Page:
Contact tracing could be in place in North for two years, says Foster
Contact tracing is crucial for coming out of restrictions. ‘It’s testing, tracing, isolating’
Northern Ireland’s First Minister Arlene Foster said contact tracing in the North was being scaled up. Photograph: PA
In an interview with the BBC’s Andrew Marr Programme on Sunday Mrs Foster said contact tracing was vital to “make sure that we know where the virus is in our community”.
“It’s something that is forming the cornerstone of coming out of lockdown and being able to relax those regulations which we understand are very draconian,” she added.
She said a manual system of contact tracing was currently being used and it was sufficient to cope, and track the contacts of, the 30 or so new cases being reported each day.
“Contact tracing is very much about coming out of restrictions. It’s testing, tracing, isolating and then supporting those who we need to contact,” she said.
“We are scaling that up and will be able to scale it up and down,” she added.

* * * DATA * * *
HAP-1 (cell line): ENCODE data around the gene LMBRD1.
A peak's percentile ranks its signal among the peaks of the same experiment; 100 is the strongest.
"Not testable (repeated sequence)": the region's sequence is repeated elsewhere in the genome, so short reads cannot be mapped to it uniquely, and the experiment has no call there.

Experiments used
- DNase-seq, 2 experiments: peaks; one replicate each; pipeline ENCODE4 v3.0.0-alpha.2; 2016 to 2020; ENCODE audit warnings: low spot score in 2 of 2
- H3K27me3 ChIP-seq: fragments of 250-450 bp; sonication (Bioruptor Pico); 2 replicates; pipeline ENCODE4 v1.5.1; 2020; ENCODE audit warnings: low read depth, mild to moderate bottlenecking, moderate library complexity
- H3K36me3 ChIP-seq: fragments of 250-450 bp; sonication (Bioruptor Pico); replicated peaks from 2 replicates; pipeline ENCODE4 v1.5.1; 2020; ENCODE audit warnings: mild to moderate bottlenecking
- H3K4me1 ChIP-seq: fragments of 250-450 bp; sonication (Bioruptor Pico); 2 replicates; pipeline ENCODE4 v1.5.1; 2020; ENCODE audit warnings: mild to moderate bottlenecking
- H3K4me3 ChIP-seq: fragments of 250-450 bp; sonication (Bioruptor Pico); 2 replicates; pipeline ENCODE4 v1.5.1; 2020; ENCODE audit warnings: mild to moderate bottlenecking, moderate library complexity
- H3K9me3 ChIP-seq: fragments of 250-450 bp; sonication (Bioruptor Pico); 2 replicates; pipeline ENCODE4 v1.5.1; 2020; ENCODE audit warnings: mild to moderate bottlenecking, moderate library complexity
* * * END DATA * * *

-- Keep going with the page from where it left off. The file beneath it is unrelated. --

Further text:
As in the Republic, Northern Ireland has seen a significant proportion of deaths occur in nursing homes and other residential settings. In the North, more than half of coronavirus related deaths in the North occurred in care homes.
Mrs Foster said she rejected any suggestion that care homes in the North had received insufficient attention at the start of the pandemic.
The DUP leader said: “If we have a low number of deaths in the first place, then understandably you are going to have a concentration where there are old and vulnerable people.
“We are very, very conscious of the difficulties in care homes.
“We will look back and there will be plenty of time to look back at how we dealt with this virus.”
She said care home leaders will recognise what the Department of Health had done to help and said everyone was grappling with a novel virus.
“We are dealing with this without a rule book.”
She added that people in the North had “been very good” in sticking to the Covid-19 regulations. - PA / Agencies